The High Lord (Black Magician Trilogy) by Trudi Canavan
|The High Lord (Black Magician Trilogy) by Trudi Canavan|
|Reviewer: Natalie Baker|
|Summary: This conclusion to the trilogy basically provides more of the same: a fast-moving plot that doesn't require too much thought to follow, making the annoyingly sparse character development that much more glaring.|
|Buy? Maybe||Borrow? Yes|
|Pages: 656||Date: October 2007|
Sonea is now (for reasons I'm going to be vague about as I'm trying not to spoil the plot of the first two books in the trilogy) studying magic directly under the mysterious and rather shadowy High Lord. From him she learns that Kyralia is under threat of invasion, and from here on has to make several difficult choices as to how she can best help defend her country.
Much of this book, then, is about a war. It's also about more of the same as the first two books: a stuck-in-the-mud magician's guild that can't see further than their own noses; a cunning and resourceful set of thieves, and a villain - or rather villains - that don't seem particularly plausible.
There is a lot of plot. The story moves fast enough that if there's a bit you don't like, it's soon over - again, as with The Novice, there's always plenty happening. However I've either become used to Canavan's writing style or she's just being more obvious, because nothing that happened in this book surprised me, there was far too much flagging up of events to come - most notably the love story, which I found completely superfluous to the plot and generally unnecessary. We continue to learn more about the world that the characters inhabit but again, it's generally not enough, I would still have liked more.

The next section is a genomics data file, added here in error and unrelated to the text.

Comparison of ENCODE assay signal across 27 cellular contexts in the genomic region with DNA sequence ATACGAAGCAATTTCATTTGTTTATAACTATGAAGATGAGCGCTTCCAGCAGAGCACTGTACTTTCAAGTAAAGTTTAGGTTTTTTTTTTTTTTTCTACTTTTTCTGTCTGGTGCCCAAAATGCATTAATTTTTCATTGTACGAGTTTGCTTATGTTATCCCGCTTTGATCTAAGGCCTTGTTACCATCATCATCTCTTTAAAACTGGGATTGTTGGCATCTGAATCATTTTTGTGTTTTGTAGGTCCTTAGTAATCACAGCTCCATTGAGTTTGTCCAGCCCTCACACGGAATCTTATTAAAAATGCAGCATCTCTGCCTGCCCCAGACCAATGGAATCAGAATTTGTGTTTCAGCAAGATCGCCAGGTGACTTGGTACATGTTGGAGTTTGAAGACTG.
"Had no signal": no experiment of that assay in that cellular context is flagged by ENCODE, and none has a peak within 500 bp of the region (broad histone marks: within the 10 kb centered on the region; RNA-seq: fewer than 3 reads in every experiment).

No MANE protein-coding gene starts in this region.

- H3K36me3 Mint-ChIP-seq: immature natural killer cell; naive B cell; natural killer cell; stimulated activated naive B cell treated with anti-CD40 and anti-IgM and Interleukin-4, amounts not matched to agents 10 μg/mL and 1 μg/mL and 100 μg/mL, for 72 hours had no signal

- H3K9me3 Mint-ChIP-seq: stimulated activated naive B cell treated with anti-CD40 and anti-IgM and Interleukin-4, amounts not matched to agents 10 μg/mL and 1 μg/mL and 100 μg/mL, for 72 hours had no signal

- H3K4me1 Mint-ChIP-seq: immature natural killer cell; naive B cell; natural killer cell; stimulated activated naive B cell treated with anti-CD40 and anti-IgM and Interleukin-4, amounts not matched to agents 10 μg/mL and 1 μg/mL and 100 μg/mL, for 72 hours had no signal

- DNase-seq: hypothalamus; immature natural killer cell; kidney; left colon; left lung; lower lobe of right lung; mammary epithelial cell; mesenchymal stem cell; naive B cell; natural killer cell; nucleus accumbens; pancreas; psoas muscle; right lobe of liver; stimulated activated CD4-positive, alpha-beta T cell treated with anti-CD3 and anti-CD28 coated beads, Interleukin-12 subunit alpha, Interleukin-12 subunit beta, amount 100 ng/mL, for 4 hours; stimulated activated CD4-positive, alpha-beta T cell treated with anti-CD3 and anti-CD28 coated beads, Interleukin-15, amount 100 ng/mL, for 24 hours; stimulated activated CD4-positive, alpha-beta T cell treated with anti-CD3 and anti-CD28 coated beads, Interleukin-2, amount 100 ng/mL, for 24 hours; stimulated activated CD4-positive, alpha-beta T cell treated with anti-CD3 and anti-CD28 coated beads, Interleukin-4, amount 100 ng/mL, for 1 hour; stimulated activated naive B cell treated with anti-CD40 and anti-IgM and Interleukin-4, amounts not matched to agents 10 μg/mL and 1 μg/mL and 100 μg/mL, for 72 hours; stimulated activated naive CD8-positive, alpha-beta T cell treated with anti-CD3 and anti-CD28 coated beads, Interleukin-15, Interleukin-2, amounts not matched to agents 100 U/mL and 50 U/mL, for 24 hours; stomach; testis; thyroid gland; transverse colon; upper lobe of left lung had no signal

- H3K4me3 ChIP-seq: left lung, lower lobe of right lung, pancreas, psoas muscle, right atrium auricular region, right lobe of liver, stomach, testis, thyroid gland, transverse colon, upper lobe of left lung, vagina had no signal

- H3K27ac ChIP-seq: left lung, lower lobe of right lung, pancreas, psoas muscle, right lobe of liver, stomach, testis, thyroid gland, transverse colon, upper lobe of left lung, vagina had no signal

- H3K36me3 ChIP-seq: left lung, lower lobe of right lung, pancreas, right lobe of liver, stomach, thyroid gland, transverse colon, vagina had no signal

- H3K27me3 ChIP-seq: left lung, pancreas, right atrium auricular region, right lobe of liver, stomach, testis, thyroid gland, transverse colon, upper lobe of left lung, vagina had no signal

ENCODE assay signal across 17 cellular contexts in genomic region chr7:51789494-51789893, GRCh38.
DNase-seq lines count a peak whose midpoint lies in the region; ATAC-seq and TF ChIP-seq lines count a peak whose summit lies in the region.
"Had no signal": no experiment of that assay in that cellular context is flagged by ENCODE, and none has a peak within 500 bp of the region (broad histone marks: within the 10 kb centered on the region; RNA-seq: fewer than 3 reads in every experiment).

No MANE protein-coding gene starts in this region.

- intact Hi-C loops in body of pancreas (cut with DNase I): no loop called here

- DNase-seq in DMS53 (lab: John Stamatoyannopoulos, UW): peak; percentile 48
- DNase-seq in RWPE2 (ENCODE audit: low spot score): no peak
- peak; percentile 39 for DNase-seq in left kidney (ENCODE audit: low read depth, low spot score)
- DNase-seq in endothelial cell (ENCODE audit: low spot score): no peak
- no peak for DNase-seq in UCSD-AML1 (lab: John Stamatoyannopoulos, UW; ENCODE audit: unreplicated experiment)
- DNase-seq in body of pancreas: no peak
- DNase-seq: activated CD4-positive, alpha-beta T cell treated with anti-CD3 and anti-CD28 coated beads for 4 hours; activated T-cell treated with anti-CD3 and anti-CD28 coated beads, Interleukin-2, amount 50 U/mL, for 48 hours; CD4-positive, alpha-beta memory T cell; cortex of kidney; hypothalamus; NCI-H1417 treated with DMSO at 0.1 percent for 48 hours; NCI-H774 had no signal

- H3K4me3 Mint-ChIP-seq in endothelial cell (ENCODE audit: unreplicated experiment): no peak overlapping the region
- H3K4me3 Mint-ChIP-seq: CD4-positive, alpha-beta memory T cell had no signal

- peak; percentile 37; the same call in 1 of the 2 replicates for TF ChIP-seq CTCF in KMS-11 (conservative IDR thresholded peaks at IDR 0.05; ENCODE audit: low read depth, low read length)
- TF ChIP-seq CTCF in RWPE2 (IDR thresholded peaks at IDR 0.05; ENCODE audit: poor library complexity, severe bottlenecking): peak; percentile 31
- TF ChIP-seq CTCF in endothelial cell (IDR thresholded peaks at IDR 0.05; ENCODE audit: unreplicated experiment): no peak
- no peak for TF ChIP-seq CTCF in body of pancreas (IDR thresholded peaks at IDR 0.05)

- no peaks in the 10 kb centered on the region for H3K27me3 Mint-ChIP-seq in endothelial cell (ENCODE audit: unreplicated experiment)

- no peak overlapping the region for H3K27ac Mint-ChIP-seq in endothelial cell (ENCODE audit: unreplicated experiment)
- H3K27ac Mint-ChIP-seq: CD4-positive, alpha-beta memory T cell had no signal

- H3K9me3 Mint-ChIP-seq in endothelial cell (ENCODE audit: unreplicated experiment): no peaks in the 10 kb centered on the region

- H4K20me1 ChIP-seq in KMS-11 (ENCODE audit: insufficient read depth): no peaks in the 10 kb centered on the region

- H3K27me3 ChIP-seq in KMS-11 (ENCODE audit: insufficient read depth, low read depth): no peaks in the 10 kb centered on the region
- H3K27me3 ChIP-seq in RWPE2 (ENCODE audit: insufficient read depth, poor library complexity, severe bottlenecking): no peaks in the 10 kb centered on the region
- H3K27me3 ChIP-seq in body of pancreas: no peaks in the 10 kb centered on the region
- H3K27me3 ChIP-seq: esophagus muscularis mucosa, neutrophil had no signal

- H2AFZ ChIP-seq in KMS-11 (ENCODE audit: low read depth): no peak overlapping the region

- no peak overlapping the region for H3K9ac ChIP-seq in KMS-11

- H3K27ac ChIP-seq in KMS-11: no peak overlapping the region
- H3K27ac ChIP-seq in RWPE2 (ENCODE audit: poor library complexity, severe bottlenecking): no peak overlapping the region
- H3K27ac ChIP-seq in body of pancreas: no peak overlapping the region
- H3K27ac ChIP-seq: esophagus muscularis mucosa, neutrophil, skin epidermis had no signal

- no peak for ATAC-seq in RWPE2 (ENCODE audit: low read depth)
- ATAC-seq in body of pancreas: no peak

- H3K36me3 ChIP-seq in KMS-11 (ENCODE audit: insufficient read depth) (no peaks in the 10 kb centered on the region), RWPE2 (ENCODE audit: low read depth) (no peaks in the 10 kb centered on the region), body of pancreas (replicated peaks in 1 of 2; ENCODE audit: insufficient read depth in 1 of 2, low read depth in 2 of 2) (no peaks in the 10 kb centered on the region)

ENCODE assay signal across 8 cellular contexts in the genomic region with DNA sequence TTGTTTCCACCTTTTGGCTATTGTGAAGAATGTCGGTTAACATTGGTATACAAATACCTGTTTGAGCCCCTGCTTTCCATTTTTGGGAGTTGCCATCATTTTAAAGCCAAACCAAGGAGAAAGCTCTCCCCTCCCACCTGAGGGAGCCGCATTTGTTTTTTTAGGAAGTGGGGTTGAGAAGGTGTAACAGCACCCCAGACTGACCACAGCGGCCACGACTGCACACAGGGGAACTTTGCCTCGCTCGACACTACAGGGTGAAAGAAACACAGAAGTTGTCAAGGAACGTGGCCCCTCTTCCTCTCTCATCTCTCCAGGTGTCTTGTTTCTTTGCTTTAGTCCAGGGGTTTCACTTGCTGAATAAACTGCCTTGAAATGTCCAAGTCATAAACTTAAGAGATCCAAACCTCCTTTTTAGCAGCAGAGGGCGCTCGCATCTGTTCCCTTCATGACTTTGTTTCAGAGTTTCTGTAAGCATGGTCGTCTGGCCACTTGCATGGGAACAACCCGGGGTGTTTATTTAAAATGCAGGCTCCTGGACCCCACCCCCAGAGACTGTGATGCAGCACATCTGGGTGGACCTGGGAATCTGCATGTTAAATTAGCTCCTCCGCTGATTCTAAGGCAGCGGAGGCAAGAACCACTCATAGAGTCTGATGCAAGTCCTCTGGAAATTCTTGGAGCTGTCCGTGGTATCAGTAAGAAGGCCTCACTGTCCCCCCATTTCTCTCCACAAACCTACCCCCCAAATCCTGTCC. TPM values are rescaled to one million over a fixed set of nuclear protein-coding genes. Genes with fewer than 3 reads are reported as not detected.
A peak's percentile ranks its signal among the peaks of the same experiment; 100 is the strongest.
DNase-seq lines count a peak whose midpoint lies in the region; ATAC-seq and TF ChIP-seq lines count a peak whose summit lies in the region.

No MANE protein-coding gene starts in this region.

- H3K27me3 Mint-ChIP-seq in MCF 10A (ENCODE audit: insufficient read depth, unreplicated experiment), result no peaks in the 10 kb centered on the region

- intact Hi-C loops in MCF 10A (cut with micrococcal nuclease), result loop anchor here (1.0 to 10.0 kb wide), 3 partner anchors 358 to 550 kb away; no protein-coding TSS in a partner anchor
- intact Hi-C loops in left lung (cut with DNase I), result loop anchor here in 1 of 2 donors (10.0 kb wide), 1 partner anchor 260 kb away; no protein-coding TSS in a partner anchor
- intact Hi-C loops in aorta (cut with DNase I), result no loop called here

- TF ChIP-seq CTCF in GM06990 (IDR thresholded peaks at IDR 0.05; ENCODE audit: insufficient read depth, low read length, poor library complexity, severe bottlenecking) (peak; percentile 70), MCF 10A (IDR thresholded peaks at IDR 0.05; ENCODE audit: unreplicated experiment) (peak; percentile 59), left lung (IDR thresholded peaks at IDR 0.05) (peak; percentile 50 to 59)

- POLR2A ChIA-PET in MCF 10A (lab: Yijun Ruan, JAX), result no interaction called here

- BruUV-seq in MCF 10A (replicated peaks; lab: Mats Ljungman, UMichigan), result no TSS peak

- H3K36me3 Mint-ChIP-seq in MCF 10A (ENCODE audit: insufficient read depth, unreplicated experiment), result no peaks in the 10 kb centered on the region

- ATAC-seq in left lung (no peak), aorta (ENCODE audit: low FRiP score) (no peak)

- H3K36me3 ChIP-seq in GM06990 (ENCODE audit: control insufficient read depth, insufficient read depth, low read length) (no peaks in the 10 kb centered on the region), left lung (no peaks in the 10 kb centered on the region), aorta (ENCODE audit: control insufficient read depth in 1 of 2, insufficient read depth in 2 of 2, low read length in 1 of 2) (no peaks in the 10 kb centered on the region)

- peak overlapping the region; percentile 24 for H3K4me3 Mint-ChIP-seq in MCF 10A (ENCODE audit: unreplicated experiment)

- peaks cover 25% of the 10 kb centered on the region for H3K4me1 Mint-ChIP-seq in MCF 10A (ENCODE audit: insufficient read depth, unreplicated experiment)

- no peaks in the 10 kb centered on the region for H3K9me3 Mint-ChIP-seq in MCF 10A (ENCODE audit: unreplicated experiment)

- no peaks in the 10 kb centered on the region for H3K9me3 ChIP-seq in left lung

I continue to have a problem with Sonea as a main character. Although she seems less passive in this book, she still fails to come across as particularly proactive, and a lot of her decision-making seems to go down the 'I have no other choice' route. The main character, as the title would suggest, is actually Akkarin, the High Lord of the magicians, who is (and has been throughout the series) a far more intriguing character, although it takes him until the third book to get any kind of character development at all! Still, he gets more than most other characters - of which there are still plenty (most of the magicians continue to be interchangeable, however).
And yet, despite my moaning, I still finished the book quickly and managed to enjoy it, although I can't help feeling that, with a bit more attention to characters, and a slightly less bland writing style - at times, passages that should have been exiting and adrenaline-filled: battle, and a particularly tense trial being two examples, ended up reading like a dusty history book - what is merely a decent book could have ended up being a very, very good one. The learning curve throughout the books is, however, obvious, and as these are re-issues, perhaps her more recent work has improved again.
I can't finish without mentioning the ending, which is less of an ending than a sputtering, juddering halt that leaves all kinds of loose ends; I would expect better of a trilogy. It's all good harmless fun however, and a perfectly reasonable read; just don't expect very much from it. Having finished this trilogy you might like to try one of Canavan's stand-alone novels.
You can read more book reviews or buy The High Lord (Black Magician Trilogy) by Trudi Canavan at Amazon.co.uk Amazon currently charges £2.99 for standard delivery for orders under £20, over which delivery is free.
You can read more book reviews or buy The High Lord (Black Magician Trilogy) by Trudi Canavan at Amazon.com.
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